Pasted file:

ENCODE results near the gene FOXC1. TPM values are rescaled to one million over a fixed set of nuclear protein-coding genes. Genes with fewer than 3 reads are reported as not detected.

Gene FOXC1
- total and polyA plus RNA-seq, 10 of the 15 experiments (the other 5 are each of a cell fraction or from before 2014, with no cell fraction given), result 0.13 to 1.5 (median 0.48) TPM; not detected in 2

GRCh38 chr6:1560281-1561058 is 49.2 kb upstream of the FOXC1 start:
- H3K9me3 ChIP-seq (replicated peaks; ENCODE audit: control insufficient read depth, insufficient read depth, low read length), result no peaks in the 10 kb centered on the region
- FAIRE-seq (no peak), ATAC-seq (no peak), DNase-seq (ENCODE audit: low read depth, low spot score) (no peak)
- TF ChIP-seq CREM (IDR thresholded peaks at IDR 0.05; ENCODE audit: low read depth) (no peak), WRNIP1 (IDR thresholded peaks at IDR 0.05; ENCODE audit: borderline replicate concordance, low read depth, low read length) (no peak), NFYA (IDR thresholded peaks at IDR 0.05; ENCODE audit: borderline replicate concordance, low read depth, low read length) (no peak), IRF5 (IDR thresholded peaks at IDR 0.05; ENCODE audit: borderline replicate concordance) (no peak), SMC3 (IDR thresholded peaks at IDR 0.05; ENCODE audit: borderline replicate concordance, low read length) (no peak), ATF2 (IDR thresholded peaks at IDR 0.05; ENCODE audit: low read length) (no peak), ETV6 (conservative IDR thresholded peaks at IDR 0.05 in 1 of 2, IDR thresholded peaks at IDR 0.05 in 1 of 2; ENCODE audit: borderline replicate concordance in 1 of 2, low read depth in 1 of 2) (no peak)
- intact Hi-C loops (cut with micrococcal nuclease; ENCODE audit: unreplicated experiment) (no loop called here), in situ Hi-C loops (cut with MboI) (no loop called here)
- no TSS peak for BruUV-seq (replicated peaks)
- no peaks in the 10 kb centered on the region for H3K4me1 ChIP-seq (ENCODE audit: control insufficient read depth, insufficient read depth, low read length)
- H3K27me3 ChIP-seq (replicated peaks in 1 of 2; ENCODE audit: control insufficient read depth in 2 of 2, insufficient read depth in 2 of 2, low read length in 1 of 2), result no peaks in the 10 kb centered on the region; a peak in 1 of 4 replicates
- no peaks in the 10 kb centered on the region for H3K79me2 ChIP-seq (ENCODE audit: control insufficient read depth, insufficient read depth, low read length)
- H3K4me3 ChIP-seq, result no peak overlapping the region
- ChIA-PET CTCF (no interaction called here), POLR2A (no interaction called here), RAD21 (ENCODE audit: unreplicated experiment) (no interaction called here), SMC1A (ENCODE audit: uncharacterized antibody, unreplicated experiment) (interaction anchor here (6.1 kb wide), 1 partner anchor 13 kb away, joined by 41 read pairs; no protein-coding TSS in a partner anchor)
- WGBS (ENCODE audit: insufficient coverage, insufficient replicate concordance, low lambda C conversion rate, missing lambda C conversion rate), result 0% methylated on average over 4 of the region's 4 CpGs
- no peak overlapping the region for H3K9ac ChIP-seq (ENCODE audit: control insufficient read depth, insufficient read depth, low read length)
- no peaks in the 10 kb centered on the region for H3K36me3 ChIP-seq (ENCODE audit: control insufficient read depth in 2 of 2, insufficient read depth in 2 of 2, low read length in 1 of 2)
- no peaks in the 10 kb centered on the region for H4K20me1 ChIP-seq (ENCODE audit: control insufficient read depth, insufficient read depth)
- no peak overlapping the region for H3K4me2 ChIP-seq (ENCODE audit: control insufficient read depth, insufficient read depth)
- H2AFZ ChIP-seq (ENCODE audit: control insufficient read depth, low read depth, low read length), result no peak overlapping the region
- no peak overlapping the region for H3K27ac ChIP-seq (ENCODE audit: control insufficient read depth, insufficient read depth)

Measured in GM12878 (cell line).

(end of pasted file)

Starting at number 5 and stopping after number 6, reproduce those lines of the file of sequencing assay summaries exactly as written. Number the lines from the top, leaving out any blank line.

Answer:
- H3K9me3 ChIP-seq (replicated peaks; ENCODE audit: control insufficient read depth, insufficient read depth, low read length), result no peaks in the 10 kb centered on the region
- FAIRE-seq (no peak), ATAC-seq (no peak), DNase-seq (ENCODE audit: low read depth, low spot score) (no peak)